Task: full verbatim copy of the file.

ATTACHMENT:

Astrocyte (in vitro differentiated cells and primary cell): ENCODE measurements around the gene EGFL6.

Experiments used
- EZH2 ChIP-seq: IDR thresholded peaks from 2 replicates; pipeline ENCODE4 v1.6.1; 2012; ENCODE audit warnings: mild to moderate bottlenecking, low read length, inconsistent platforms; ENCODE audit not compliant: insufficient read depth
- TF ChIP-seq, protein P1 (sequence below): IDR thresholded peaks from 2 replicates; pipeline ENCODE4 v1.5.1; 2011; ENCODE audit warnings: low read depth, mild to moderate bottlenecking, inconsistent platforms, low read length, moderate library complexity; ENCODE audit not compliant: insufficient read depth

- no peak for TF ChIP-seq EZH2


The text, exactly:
Astrocyte (in vitro differentiated cells and primary cell): ENCODE measurements around the gene EGFL6.

Experiments used
- EZH2 ChIP-seq: IDR thresholded peaks from 2 replicates; pipeline ENCODE4 v1.6.1; 2012; ENCODE audit warnings: mild to moderate bottlenecking, low read length, inconsistent platforms; ENCODE audit not compliant: insufficient read depth
- TF ChIP-seq, protein P1 (sequence below): IDR thresholded peaks from 2 replicates; pipeline ENCODE4 v1.5.1; 2011; ENCODE audit warnings: low read depth, mild to moderate bottlenecking, inconsistent platforms, low read length, moderate library complexity; ENCODE audit not compliant: insufficient read depth

- no peak for TF ChIP-seq EZH2